All Quiet on the Western Front

All Quiet on the Western Front illustrates the destruction of an entire generation of men. Erich Maria Remarque shows using the experiences of Paul Baumer and his comrades that during the Great War, life ends even if you can escape death. Those soldiers who lived through wartime, felt alienated from their former societies. This is result of a new sense of values amongst the men at war. Those at home were concerned with the outcome of the war, while the men in the trenches only wanted to see another day. These men did everything possible to stay alive, even if it meant betraying their morals and values. They did these things in hopes of one day going home, even though going home could never reinstall the youth that was pulled from them. The betrayal and alienation felt by the young soldiers would never receive reparation.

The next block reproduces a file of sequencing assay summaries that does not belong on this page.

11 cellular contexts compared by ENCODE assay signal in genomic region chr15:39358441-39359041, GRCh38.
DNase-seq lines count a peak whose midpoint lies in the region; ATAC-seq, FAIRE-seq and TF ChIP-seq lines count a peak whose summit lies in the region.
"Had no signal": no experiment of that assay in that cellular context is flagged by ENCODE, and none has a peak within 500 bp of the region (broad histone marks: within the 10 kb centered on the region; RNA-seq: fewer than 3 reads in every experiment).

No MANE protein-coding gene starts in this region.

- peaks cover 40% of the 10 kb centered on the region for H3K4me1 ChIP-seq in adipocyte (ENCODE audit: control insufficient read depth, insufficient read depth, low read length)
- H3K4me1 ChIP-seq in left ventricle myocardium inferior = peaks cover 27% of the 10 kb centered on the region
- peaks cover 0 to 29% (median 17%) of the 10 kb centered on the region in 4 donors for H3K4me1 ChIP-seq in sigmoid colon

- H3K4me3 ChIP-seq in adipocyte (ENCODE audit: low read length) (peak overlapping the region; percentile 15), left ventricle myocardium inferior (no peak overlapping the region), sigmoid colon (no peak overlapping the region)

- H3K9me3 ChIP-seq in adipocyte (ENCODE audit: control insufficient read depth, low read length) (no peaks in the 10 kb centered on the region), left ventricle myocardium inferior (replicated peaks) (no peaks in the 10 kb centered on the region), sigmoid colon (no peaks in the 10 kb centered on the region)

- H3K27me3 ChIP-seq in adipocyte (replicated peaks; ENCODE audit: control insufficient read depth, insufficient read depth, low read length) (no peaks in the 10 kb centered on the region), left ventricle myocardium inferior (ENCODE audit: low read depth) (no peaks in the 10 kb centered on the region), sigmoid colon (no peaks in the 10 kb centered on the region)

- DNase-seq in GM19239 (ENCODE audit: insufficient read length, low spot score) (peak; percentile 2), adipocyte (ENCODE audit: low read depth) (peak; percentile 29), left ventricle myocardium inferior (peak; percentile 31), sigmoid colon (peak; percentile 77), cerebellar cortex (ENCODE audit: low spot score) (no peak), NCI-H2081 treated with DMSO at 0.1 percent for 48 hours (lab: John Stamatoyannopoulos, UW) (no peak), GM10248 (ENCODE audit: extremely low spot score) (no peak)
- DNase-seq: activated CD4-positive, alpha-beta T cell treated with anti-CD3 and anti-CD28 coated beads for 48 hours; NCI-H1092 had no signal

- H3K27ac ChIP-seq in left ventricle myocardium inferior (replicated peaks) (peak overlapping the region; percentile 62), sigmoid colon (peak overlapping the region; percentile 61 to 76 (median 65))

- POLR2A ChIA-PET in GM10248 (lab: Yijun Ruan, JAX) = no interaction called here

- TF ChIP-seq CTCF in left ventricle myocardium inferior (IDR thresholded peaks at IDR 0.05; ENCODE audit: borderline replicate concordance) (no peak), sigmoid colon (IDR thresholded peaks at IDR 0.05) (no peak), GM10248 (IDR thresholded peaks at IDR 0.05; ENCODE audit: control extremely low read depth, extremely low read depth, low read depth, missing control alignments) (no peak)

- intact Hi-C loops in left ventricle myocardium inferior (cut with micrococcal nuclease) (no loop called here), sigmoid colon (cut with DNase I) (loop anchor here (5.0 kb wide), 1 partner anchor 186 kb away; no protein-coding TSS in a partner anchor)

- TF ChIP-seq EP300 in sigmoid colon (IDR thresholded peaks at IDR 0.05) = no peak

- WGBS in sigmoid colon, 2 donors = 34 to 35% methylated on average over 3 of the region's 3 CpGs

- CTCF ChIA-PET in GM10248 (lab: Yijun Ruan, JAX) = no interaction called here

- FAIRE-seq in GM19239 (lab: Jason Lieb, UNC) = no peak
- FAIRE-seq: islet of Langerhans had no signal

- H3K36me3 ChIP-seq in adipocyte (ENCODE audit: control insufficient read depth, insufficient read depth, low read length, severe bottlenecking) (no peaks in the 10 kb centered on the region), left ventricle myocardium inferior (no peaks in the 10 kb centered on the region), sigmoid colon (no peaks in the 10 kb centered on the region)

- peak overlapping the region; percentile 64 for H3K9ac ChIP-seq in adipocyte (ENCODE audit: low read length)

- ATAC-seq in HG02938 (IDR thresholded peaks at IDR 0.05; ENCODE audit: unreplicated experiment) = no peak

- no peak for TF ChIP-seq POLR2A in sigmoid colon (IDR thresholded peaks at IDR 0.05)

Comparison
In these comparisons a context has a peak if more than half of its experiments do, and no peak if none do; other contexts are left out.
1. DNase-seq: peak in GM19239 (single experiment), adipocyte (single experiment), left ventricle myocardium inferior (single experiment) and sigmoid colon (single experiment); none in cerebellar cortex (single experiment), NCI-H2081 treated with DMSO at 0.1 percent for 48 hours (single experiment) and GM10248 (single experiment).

When Paul goes home on leave, he experiences a feeling of separation from the town's people. "There is a distance, a veil between us." (page.160). Many of the older people at home have their own idea of what's going on at the front. "They all come back to the same thing, how badly it goes; and how well it goes; one thinks it's this way, and another that; and yet they are all absorbed in the things that make up their existence" (page.168). The people at home feel a great sense of pride in the war, while the men at the front are getting eradicated. Paul'sfirst encounter of this overwhelming pride is in his father. When Paul gets home he changes into his civilian clothing, but this is faced with protest from his father. "My father would rather I kept my uniform on so that he could take me to visit his acquaintances."(page.164). This is so Paul's father can show off what a good soldier his son has become. Even though Paul's father soon ceases with the uniform, he constantly asks Paul about the front. "I tell him a few amusing things. But he wants to know…


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